Big bass landed at Lake Ca­nia comp

Early re­con mission the key to win­ner Barry Reynolds’ suc­cess on the wa­ter

Central and North Burnett Times - - SPORT - Emily Smith

THERE is noth­ing easy about land­ing bass and that’s why the win­ner of Lake Ca­nia’s Basstas­tic com­pe­ti­tion, Barry Reynolds, swears by a well thought out re­con­nais­sance mission.

“The pre-fish is very im­por­tant be­cause it’s a huge ad­van­tage if you go into it know­ing where you can find fish and what they are chew­ing on,” he said.

“There’s no set rules when it comes to bass, that’s why I have more than 50 types of lures.

“I got them this week­end on smaks by Motty (an­other com­peti­tor Mathew Mott’s cus­tom made lures).”

It was on Fri­day’s pre-fish Mr Reynolds de­tected the bet­ter qual­ity bass were in the basin, rather than by the lake’s edge as they of­ten are.

“We didn’t catch as many as oth­ers but the ones we did catch were bet­ter qual­ity,” he said.

“The schools were by the edges but we were go­ing for res­i­dent fish and pick­ing them up around the basin.”

The round two qual­i­fyer for this year’s Bassta­sic was over Satur­day and Sun­day at Lake Ca­nia, and most com­peti­tors stayed at lo­cal or­gan­iser Rus­sell Now­land’s place.

Af­ter re­cent flood­ing there was much more wa­ter in Ca­nia Dam than usual and Monto-based Mr Now­land said that made the fish­ing a lot harder.

“But at least we know the bass sur­vived the flood well and truly,” he said.

“I found a school of thou­sands and got them on cus­tom made black and pur­ple smak ice jigs, made by Matthew Mott (an­other com­peti­tor).

“He’s never made those colours be­fore but I thought they would work be­cause of the na­ture of what’s in the wa­ter.”

Although Trevor Crofts sat out the com­pe­ti­tion to fo­cus on his weigh-sta­tion re­spon­si­bil­i­ties, he was up early and scout­ing out the fish­ing con­di­tions be­fore dawn.

“They were in re­ally shal­low, so shal­low their fins were stick­ing out,” he said.

“But as soon as the fog lifted and the sun came out, they were gone.

“Luck­ily for the oth­ers I let some­one else win this time. I’m just fo­cus­ing on run­ning it.”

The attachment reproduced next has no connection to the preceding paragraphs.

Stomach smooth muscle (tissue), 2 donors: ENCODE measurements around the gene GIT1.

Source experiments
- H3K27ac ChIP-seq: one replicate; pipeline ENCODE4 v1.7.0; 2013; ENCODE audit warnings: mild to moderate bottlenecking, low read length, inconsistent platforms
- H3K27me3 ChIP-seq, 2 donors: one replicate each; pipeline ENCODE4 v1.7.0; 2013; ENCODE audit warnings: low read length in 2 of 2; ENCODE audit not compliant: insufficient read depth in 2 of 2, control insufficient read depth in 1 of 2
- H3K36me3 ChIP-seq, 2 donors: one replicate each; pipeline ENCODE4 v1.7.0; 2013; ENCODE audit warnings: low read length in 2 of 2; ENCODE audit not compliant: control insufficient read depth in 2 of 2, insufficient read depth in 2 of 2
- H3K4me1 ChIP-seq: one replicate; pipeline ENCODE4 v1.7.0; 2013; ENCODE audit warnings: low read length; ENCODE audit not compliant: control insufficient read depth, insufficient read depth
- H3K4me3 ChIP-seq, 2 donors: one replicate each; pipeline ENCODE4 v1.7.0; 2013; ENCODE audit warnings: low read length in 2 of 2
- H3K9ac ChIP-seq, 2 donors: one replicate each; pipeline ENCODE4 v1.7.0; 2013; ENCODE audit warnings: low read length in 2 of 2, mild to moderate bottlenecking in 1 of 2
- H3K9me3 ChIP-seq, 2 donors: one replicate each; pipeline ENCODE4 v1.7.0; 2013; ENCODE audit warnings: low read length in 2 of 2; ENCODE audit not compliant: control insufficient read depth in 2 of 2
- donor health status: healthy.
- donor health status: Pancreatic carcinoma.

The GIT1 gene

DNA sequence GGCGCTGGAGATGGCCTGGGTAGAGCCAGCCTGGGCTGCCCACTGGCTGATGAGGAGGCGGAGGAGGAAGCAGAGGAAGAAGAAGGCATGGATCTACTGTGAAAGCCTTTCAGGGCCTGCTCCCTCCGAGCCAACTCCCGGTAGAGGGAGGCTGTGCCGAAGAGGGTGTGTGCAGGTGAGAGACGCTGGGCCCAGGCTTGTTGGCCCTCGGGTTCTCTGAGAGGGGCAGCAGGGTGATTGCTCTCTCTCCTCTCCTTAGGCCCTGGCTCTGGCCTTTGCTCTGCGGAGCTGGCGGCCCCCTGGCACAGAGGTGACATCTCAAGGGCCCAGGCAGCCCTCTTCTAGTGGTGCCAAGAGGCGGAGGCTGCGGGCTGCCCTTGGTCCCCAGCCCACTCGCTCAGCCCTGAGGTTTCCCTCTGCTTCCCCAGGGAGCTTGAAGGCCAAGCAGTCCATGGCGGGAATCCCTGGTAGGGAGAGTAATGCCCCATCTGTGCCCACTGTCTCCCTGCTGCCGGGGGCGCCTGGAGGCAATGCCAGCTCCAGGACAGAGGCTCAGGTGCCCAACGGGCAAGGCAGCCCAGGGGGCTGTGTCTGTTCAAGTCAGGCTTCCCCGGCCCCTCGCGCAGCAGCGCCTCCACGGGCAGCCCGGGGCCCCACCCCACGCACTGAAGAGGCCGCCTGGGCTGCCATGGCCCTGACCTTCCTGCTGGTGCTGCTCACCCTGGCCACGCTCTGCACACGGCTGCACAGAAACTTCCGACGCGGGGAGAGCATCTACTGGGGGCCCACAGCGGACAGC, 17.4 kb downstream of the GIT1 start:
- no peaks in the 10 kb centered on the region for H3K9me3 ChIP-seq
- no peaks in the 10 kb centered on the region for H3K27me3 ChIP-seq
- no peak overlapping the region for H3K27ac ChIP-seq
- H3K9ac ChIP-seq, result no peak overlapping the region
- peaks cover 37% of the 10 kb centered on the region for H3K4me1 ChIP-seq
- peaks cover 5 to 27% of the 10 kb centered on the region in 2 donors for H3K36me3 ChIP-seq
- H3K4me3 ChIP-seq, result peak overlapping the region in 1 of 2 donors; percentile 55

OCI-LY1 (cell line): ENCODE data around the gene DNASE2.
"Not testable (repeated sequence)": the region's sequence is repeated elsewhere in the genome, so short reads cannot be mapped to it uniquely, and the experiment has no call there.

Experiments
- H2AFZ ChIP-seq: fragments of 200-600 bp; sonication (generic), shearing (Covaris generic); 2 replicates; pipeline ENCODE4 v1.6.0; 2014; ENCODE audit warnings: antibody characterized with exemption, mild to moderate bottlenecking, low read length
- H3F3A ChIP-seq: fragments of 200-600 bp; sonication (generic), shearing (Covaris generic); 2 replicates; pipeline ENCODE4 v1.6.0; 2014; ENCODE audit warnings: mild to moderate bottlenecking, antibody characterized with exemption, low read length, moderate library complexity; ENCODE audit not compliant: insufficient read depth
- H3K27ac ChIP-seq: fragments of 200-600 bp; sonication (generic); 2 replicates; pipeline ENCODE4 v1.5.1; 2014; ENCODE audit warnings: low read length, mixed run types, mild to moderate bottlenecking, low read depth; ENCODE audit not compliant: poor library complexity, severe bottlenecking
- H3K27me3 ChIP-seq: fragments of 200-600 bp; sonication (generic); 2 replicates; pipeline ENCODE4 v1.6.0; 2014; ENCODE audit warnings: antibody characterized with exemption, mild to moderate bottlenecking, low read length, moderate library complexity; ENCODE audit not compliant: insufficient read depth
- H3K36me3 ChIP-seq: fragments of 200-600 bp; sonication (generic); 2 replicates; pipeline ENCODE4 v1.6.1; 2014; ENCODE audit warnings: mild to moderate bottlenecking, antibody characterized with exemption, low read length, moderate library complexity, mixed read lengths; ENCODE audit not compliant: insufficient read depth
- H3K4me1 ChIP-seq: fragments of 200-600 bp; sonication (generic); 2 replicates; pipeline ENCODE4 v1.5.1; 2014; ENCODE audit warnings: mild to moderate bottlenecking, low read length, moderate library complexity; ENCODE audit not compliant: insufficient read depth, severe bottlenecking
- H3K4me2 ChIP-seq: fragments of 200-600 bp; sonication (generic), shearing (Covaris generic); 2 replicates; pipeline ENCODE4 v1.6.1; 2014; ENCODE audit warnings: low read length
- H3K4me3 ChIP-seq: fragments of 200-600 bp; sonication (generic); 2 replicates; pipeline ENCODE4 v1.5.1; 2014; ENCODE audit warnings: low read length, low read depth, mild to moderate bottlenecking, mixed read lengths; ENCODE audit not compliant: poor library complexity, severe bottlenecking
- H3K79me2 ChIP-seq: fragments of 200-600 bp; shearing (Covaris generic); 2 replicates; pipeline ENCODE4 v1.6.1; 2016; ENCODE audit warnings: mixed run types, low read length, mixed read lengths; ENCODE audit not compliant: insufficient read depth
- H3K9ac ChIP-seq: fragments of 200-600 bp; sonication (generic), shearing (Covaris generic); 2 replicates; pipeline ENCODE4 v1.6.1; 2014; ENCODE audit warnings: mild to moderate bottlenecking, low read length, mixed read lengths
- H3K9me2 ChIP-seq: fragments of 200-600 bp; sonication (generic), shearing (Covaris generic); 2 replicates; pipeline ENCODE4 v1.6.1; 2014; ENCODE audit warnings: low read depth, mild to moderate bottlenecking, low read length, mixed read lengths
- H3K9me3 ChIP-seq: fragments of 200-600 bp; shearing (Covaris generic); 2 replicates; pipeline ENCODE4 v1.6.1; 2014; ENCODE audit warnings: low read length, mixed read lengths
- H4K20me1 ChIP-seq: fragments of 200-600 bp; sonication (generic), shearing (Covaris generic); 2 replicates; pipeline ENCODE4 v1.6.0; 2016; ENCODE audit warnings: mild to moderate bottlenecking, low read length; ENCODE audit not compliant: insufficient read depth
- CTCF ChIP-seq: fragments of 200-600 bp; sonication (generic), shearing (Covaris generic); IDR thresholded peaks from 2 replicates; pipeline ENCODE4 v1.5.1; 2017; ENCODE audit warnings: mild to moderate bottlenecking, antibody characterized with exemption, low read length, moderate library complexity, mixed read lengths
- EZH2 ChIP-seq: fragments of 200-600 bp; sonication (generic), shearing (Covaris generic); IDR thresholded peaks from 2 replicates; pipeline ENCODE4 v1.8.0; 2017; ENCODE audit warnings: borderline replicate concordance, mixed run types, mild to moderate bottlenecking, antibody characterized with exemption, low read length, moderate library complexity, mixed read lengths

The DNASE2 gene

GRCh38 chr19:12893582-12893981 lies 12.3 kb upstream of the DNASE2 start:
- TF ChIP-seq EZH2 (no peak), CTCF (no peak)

Her­vey Bay ice-cream­ery owner Dal­las Harch said the fish were “not in the usual good spots” and was sit­ting on a duck un­til Sun­day morn­ing.

“They were on the banks in the end,” he said.

“I’ve fished all my life and gone in lots of com­pe­ti­tions but bass are not an easy fish to catch. You have to work out where they are, how fast the re­trieve is, what colours they are chew­ing on. They are just a stupid fish!

“And it was def­i­nitely harder hav­ing more wa­ter in the dam.”

He said many of the com­peti­tors sported high-pow­ered boats, be­cause get­ting to the good spots first was a huge ad­van­tage.

“You need the speed be­cause in the end ev­ery­one knows where they are,” he said.

“And once peo­ple have set­tled in, you can’t just go up and fish next to them.”

Dal­las Harch

I’ve fished all my life and gone in lots of com­pe­ti­tions but bass are not an easy fish to catch.

1. Kin­garoy’s Brett Turner and Brett Blies­ner. 2. Rus­sell and David Now­land march a trove of fish to the weigh-sta­tion. 3. David Now­land en­joys the day fish­ing at his lo­cal hole. 4. Lane and Ethan Thomp­son are ru­moured to be gun fish­er­men. 5. Rob and Shara Van Haeren came away with the goods. 6. Trevor Crofts is all fo­cus. 7. Rus­sell Now­land and Matthew Mott kick back. 8. Aimee Thomp­son found land­ing bass tricky at first, but got two on Sun­day.

CAUGHT: Brock Harch, Dy­lan Fryer and Dal­las Harch were first to shore Sun­day morn­ing.

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